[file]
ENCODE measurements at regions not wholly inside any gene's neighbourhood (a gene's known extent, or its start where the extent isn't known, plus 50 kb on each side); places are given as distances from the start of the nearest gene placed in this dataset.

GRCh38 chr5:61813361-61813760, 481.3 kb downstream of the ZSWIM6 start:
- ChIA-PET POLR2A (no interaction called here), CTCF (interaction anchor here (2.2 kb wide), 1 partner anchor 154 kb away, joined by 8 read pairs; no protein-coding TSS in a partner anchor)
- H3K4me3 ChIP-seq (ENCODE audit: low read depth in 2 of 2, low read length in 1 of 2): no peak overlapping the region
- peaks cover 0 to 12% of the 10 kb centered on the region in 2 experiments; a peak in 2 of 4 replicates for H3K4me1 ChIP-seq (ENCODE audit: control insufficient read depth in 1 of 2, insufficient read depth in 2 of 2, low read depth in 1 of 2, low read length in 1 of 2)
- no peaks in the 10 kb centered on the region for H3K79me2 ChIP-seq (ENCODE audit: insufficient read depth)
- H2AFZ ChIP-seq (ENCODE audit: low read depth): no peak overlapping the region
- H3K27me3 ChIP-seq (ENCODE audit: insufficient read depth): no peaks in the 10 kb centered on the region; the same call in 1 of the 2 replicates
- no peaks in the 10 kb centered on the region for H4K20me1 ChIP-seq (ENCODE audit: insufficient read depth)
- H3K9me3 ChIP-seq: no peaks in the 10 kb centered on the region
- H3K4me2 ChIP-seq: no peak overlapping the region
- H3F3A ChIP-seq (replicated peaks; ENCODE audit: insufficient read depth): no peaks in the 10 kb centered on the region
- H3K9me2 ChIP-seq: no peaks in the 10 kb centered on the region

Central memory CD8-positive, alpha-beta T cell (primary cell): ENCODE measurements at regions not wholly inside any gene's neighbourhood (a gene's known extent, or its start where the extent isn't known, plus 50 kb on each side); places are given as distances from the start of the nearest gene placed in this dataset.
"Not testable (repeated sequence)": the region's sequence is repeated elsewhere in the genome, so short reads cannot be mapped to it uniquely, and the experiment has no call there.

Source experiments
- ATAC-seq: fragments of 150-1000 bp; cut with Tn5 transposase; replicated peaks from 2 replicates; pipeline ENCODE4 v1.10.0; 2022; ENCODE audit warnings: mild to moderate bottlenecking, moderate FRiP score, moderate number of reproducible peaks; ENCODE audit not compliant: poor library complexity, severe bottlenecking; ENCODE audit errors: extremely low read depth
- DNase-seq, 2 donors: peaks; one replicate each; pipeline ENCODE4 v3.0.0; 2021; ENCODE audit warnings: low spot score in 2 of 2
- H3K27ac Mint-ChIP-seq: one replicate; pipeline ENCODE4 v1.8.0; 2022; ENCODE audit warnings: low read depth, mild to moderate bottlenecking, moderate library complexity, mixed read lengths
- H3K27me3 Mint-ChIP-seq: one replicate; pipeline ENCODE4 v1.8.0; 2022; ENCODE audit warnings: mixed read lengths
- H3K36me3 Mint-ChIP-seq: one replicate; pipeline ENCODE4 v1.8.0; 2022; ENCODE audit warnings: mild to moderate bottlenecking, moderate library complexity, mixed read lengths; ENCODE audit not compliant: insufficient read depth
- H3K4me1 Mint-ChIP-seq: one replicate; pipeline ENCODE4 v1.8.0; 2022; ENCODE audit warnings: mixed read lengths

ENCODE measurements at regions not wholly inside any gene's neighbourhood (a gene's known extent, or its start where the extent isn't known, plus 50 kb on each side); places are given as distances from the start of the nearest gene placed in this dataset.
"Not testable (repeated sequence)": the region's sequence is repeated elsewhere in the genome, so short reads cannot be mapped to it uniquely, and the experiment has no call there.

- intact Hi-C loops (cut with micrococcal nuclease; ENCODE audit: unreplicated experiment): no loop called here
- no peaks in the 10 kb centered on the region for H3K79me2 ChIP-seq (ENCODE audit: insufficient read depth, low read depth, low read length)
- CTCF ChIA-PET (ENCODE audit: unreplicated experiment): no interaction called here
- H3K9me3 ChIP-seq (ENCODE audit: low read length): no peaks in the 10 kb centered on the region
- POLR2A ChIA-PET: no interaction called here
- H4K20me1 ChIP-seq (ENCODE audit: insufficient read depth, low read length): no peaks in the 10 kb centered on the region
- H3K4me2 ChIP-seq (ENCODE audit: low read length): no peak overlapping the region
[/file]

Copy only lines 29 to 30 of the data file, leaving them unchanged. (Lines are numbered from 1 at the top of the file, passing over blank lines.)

- POLR2A ChIA-PET: no interaction called here
- H4K20me1 ChIP-seq (ENCODE audit: insufficient read depth, low read length): no peaks in the 10 kb centered on the region